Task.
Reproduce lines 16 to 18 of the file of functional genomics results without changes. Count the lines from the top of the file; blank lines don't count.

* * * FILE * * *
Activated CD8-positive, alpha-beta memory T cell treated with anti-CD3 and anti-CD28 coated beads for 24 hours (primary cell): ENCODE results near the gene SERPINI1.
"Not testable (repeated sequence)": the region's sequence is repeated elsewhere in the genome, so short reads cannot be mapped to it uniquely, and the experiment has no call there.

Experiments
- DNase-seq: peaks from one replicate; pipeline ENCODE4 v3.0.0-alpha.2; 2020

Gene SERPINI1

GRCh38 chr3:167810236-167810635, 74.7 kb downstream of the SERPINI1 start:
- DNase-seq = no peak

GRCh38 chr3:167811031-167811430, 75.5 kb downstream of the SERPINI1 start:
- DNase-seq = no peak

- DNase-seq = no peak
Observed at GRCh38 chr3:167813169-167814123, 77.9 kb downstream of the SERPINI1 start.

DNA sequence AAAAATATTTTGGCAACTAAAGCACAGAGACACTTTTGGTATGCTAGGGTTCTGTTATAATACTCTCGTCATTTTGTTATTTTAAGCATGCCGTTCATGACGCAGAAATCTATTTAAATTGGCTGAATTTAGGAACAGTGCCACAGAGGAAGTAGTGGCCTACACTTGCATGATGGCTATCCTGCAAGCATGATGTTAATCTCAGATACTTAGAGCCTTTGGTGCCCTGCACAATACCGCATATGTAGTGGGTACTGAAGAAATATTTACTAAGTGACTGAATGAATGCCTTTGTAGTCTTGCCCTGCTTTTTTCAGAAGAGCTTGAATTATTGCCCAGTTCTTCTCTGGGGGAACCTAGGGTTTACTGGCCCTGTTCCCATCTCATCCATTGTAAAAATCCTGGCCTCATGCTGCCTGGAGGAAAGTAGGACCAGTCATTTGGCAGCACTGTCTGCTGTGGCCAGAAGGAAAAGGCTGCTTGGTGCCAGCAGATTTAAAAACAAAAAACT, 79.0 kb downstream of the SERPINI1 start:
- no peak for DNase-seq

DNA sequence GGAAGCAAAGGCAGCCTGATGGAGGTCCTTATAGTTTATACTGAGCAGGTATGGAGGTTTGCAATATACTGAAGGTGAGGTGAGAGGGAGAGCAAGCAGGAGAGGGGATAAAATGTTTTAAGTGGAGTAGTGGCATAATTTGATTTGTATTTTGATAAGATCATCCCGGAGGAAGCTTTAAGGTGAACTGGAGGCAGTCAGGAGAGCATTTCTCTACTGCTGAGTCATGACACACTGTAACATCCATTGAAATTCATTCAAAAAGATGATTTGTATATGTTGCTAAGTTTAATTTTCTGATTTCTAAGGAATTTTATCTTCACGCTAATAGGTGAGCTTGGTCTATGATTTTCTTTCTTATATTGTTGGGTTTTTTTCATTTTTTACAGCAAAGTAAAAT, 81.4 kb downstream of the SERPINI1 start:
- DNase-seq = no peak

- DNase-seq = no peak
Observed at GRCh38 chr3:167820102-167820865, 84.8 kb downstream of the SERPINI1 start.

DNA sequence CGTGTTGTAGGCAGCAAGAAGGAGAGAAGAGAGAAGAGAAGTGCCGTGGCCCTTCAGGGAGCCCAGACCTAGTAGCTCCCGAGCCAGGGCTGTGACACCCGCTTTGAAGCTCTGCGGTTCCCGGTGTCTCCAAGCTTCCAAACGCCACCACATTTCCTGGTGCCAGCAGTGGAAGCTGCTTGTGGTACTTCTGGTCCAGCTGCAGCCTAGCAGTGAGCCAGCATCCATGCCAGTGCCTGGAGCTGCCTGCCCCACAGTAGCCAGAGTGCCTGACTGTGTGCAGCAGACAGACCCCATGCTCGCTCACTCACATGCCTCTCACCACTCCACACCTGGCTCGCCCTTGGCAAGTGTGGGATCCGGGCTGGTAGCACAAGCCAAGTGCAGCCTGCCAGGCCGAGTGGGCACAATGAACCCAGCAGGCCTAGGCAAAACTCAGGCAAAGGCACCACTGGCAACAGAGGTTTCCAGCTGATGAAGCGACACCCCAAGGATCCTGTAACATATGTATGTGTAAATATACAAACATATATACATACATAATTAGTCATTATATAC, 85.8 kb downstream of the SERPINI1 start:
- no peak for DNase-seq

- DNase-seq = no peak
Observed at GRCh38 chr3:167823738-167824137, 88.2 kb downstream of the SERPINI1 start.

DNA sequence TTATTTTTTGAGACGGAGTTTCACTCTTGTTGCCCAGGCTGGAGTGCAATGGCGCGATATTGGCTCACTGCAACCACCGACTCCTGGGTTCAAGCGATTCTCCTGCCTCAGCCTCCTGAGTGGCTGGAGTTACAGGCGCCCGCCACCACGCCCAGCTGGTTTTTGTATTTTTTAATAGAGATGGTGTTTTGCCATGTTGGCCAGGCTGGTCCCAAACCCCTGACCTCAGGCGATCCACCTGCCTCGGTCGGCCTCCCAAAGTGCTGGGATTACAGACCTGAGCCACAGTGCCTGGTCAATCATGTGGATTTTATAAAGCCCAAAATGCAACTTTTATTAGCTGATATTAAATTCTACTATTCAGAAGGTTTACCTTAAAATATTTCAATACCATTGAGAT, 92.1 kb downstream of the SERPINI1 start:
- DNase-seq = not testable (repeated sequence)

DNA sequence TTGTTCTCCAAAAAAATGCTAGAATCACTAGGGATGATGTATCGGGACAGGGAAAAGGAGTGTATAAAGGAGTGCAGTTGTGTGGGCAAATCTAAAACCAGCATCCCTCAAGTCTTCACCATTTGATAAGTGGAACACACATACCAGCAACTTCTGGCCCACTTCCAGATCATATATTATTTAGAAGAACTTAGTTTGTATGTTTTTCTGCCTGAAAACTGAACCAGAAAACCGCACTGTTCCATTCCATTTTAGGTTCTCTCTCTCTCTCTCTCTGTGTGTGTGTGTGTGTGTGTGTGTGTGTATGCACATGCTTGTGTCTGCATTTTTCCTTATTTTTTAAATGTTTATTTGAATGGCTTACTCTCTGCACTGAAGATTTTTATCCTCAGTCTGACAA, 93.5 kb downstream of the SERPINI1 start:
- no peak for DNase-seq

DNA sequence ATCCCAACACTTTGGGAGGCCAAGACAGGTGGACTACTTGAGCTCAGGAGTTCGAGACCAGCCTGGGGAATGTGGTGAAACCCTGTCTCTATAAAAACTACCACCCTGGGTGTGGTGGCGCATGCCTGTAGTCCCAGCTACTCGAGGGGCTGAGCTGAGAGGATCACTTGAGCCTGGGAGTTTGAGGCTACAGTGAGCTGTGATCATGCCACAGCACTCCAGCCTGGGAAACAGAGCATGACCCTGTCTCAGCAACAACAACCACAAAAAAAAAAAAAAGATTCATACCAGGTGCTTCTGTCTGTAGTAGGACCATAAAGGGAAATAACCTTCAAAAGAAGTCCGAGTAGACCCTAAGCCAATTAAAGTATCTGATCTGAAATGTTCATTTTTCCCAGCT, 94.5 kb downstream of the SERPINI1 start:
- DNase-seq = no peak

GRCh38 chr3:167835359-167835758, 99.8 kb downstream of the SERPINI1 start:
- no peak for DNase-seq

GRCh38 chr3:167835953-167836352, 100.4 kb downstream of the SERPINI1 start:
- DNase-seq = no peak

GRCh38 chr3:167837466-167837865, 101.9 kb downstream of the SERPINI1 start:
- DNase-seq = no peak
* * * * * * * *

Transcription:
- DNase-seq = no peak
Observed at GRCh38 chr3:167820102-167820865, 84.8 kb downstream of the SERPINI1 start.

DNA sequence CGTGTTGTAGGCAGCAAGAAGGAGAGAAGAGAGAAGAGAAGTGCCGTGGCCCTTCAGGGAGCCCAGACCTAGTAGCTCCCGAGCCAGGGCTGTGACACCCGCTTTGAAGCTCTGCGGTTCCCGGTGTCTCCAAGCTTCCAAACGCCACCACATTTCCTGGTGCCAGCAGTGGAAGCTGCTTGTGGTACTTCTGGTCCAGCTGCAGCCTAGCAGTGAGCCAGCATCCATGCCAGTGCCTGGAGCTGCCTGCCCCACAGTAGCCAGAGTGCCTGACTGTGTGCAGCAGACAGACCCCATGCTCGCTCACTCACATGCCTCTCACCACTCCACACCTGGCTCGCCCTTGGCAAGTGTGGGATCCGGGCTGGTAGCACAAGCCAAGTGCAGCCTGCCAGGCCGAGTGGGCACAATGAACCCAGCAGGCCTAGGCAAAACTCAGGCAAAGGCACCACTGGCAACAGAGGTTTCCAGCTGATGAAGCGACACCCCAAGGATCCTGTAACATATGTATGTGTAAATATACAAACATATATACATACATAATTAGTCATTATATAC, 85.8 kb downstream of the SERPINI1 start: